Mirzapur: The Perfect Combination of Nature and Culture

Small towns are always taken as the best place to relax from the hectic lives of industrial towns and cities. One such place is Mirzapur, a district in the heart of the northern part of India. The place has been in news this year all because of the documentary “Smile Pinki”, which bagged an Oscar. The story moves around a cleft-lipped girl living in the village of Mirzapur. Hats off to American filmmaker, Megan Mylan for bringing this small city into the limelight through her documentary.

Situated on the banks of the river Ganges this city is at the centre of Allahabad and Varanasi. Mirzapur was once known as commercial city. This fact is confirmed from the carved stone on which the rates of toll taxes belonging to the times of Ashoka have been inscribed. This stone can still be found at Naar Ghat in the city.The picturesque beauty, dams, waterfalls and various fairs are some of the major attractions of Mirzapur.

The city is of immense historical importance. On the outskirts of Mirzapur i.e., at Lakhania Dari one can find ancient paintings on walls. The rock-cut caves here are decorated with primitive paintings and line-drawing scenes. These are indications of the city being inhabited by primitive man. The paintings have a connection with the famous rock-cut paintings of Cogul (Spain). These caves affirm that Mirzapur was a hub for the earliest cultural development in the East. Microliths and pottery of stone ages depict that this place is one of the oldest inhabited places of the world.

It has been said that this city has been named after its ruler Sheikh Mirza. This has been documented by the Kacchwa bazaar findings. The city captured by the British has its areas named after the names of Englishmen e.g. Wellesleyganj (Lord Wellesley), Mukeri Bazaar (Lord Mercury), Windham Water Fall (Mr. Windham).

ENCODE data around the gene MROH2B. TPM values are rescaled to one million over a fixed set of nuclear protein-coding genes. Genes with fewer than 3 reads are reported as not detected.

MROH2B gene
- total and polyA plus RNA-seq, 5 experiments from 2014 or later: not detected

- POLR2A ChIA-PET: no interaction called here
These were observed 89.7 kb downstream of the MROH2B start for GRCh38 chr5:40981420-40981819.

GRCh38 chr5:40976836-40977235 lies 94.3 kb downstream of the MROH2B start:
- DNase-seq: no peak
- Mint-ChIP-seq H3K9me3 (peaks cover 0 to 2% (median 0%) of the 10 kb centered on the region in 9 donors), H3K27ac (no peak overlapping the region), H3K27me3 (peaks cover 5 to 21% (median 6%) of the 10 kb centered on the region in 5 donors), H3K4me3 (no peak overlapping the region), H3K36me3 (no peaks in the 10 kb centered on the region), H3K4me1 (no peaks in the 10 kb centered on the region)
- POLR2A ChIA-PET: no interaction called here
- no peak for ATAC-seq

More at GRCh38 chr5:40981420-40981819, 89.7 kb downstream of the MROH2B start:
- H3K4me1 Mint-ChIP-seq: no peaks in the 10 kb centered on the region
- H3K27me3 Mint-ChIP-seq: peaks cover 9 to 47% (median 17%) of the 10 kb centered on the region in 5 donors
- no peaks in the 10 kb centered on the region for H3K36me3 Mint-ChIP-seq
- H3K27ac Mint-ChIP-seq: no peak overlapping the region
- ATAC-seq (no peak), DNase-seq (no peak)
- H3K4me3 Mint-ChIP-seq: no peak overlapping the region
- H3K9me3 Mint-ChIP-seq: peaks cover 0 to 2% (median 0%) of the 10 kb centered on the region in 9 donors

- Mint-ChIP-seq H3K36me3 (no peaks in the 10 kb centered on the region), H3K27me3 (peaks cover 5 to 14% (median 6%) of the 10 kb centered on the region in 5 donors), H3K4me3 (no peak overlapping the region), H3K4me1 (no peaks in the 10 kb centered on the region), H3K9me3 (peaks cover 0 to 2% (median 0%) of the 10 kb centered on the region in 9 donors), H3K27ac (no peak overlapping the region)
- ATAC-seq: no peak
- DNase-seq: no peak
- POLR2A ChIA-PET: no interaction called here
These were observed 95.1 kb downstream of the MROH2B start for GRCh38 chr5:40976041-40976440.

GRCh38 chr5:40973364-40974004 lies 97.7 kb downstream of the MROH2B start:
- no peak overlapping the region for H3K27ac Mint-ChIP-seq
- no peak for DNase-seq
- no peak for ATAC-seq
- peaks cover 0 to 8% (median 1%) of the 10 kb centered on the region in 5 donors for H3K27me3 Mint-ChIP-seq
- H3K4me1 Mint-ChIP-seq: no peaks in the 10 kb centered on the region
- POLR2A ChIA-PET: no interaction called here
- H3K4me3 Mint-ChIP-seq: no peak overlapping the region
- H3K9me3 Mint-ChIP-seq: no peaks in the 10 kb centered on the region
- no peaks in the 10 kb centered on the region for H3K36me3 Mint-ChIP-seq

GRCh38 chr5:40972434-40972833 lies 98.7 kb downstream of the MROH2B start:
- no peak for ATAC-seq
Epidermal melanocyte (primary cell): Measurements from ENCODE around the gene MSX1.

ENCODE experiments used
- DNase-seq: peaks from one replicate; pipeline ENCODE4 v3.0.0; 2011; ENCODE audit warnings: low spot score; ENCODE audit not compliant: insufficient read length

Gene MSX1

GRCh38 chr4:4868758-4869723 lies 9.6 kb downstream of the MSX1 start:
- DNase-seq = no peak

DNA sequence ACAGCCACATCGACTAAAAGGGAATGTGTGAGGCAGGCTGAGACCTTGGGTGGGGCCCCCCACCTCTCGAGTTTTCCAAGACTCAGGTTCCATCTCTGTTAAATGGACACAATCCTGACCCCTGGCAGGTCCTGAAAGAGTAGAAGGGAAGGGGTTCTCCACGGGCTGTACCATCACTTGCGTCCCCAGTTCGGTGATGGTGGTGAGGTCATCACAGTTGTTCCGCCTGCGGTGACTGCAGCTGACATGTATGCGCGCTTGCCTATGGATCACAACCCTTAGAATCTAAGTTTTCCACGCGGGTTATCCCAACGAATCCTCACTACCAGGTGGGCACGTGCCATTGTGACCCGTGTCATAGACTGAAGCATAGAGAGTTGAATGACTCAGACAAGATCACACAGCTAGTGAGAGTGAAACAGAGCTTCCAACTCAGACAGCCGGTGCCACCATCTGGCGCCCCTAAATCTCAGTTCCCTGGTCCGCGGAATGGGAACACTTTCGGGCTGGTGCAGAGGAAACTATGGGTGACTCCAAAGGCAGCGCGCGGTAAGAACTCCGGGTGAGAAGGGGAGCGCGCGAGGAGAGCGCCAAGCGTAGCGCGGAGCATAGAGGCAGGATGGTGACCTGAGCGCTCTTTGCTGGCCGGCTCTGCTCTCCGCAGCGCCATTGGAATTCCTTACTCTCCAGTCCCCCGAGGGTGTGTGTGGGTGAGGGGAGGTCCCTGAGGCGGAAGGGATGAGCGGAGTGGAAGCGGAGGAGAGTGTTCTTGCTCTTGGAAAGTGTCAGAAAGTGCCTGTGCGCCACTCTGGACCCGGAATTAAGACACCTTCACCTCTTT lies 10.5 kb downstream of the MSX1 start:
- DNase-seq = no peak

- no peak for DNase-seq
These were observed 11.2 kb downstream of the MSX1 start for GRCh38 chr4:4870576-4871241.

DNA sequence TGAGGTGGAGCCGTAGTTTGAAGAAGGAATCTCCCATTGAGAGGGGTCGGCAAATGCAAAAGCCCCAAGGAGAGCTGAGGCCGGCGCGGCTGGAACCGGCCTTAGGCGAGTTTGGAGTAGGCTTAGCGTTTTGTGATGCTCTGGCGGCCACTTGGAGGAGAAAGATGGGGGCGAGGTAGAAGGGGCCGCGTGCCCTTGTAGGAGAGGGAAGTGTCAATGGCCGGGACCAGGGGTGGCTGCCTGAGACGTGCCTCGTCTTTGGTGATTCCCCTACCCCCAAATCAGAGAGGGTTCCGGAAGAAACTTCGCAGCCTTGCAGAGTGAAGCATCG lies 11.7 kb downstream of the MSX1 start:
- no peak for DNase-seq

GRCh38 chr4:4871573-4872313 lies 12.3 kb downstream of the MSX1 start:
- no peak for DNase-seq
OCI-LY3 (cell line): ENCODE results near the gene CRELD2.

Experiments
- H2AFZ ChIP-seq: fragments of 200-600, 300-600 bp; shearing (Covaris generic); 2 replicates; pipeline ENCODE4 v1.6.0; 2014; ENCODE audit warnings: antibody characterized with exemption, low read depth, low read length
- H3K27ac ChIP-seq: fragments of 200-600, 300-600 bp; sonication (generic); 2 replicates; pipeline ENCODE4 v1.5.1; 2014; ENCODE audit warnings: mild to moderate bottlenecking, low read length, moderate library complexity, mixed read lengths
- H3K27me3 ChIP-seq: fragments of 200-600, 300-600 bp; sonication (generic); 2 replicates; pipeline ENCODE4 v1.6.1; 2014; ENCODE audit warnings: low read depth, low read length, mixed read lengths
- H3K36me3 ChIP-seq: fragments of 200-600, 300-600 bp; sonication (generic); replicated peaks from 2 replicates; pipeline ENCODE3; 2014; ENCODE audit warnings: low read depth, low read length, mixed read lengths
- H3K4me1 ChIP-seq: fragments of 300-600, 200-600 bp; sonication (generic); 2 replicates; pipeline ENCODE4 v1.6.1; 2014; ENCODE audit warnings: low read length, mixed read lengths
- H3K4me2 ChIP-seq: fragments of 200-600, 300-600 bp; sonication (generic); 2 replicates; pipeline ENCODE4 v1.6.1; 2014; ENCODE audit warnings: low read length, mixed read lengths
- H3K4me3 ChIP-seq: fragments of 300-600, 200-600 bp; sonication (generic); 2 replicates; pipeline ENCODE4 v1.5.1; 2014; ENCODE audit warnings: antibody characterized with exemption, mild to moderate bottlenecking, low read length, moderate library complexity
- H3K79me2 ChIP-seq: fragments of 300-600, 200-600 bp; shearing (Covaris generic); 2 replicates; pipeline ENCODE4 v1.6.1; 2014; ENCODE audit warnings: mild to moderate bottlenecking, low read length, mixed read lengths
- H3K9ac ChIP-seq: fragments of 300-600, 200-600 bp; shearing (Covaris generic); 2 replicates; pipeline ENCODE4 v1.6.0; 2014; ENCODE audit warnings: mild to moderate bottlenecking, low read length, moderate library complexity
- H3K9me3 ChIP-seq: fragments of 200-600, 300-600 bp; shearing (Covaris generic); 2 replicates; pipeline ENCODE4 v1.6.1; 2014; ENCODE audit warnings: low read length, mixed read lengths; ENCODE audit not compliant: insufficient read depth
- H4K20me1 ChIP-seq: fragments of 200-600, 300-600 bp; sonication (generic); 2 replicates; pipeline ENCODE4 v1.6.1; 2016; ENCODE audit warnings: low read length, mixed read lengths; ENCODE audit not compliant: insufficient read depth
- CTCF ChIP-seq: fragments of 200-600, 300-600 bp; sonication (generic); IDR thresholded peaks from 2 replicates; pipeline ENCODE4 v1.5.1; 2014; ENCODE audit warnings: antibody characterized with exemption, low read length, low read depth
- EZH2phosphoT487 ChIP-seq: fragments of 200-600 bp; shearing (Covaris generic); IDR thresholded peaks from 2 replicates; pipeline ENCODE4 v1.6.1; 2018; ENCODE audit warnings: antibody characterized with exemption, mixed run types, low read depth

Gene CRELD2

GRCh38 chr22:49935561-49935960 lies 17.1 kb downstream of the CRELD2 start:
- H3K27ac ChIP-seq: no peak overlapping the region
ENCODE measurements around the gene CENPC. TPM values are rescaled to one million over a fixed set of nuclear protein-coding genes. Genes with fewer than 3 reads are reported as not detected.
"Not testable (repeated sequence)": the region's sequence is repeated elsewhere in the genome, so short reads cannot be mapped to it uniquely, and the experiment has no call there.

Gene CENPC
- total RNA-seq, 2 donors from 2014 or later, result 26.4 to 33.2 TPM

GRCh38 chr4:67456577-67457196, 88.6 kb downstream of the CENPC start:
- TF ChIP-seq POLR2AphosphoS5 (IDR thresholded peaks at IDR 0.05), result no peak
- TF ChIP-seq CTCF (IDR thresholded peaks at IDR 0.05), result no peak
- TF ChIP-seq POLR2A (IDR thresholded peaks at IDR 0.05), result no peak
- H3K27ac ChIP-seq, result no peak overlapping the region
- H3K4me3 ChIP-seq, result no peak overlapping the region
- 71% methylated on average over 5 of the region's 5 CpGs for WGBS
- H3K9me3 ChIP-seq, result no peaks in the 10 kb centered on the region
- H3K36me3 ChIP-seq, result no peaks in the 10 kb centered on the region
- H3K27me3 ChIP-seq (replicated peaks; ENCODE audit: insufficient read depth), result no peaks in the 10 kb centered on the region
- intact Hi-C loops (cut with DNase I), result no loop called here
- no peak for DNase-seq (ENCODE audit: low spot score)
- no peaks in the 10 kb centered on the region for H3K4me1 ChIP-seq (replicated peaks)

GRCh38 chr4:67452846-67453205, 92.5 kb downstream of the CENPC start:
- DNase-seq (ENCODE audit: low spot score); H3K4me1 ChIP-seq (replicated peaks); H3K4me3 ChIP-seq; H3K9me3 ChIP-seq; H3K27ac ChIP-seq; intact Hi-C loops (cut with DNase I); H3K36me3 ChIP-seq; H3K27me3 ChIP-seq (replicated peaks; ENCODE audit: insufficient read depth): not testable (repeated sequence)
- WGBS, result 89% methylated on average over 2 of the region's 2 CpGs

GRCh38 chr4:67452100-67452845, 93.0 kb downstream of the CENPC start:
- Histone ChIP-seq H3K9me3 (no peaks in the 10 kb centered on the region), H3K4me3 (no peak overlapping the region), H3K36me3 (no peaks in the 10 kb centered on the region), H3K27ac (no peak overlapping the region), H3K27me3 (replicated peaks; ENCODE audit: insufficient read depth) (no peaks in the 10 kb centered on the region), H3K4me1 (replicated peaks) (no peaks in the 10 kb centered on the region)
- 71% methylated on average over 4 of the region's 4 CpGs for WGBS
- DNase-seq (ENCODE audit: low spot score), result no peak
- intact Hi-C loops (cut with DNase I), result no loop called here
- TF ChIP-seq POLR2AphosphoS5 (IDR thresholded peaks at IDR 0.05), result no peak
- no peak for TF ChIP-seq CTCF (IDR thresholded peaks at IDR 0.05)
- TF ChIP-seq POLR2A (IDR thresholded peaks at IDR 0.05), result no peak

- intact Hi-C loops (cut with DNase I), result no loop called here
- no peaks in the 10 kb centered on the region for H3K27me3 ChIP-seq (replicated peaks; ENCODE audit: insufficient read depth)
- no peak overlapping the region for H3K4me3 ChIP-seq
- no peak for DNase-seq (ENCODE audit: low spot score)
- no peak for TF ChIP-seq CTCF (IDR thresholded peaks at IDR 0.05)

Mirzapur is widely surrounded by hills and thus, we are bound to focus on its picturesque beauty. Several spots like Rajdari, Devdari, Lakhaniya Dari, and Windham fall, Sirsi, Sidhnath dari, Bara Dari and Khajuri have a breathtaking view. The waterfalls and ghats capture the eyes of people here and one feels the ultimate essence of nature.

On the outskirts is an ancient town, Chunar which is famous for its fort. The fort was established by the king of Ujjain named Vikramaditya. The main attractions of the fort are Sonva Mandap, Raja Bhartihari Samadhi, Bavan Khamba and Solar watch. The place could be reached through Babatpur airport (Varanasi). Shakteshgarh fort which lay 28 kms from Chunar, is now in ruins, but one can find natural beauty surrounding the area. Jirgo dam also could be reached through Chunar as it is only 14 kms from Chunar.

The next important place of Mirzapur is Vindhyachal. This place is better known for pilgrimage. The religious place consists of temples like Vindhyavasini Devi temple, Asht Bhuja temple, Bhairav Kund, Kaali Khoh temple. Asht Bhuja has mythological background dating back to the period of Lord Krishna. This temple is dedicated to Goddess Maha Saraswati. Kaali Khoh temple is dedicated to the Goddess Kali. This temple has a mouth-shaped opening to enter the cave and pay homage to the deity.

Mirzapur is also famous for its fairs and celebration of various festivals that occur from time to time. Kajari Mahotsava, Lohandi Mela (in the month of Saawan i.e. rain), Kantit’s Urs, add to the charm of the city. Vidhyawasini Jayanti Samaroh is famous since 1971 and is arranged by the government, where renowned Indian folk artists participate to pay homage to the Goddess Vindhyawasini.

It is also famous for brassware, carpet weaving and clay products. Such varied forms of art and culture make a perfect combination, which attracts people from all over the country. Mirzapur’s strong traditional history will continue to make the place a favourite among historians and tourists.

Sara Khan

[Imagec ourtesy: http://www.flickr.com/photos/rizwanoola/47653290/]